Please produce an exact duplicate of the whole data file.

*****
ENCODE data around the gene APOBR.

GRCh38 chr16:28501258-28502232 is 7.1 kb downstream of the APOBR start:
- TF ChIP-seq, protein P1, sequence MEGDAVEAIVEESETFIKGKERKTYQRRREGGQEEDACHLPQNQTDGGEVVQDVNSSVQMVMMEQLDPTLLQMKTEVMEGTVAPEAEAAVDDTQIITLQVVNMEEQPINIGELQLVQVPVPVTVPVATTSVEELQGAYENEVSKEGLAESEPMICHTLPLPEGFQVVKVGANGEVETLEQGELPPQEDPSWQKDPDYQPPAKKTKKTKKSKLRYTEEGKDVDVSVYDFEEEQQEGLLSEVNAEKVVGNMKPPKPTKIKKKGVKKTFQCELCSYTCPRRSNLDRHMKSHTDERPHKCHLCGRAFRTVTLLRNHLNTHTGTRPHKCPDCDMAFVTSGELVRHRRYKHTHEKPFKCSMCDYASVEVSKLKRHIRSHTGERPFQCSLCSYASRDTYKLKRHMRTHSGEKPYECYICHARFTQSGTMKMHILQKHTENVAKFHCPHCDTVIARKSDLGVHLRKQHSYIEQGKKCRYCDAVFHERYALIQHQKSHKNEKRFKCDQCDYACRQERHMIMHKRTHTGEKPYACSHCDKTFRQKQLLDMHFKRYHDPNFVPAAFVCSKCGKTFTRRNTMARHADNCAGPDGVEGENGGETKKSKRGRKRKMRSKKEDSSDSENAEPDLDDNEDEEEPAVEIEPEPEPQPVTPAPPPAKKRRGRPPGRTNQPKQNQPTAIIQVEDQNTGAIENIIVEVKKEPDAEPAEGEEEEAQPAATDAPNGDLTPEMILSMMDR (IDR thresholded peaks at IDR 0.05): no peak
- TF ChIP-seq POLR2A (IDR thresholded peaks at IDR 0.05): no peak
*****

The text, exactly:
ENCODE data around the gene APOBR.

GRCh38 chr16:28501258-28502232 is 7.1 kb downstream of the APOBR start:
- TF ChIP-seq, protein P1, sequence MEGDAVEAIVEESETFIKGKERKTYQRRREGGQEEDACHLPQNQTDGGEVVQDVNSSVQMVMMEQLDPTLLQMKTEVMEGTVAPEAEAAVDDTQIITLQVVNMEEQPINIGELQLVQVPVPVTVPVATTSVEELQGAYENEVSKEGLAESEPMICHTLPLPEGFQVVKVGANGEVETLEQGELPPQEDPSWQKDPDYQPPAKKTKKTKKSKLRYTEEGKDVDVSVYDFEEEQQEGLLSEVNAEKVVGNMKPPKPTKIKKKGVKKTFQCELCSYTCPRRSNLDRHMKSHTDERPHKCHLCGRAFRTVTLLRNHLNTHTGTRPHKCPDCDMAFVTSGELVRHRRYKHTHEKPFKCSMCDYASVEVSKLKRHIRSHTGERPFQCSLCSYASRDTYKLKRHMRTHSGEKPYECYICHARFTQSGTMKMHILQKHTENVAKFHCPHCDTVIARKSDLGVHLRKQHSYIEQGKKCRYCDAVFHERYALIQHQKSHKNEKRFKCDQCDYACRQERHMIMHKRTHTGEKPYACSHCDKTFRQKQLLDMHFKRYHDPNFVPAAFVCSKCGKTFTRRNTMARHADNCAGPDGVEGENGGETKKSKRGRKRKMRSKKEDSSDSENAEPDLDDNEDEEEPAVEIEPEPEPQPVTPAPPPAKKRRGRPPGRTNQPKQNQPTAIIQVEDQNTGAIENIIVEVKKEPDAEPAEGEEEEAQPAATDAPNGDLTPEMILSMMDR (IDR thresholded peaks at IDR 0.05): no peak
- TF ChIP-seq POLR2A (IDR thresholded peaks at IDR 0.05): no peak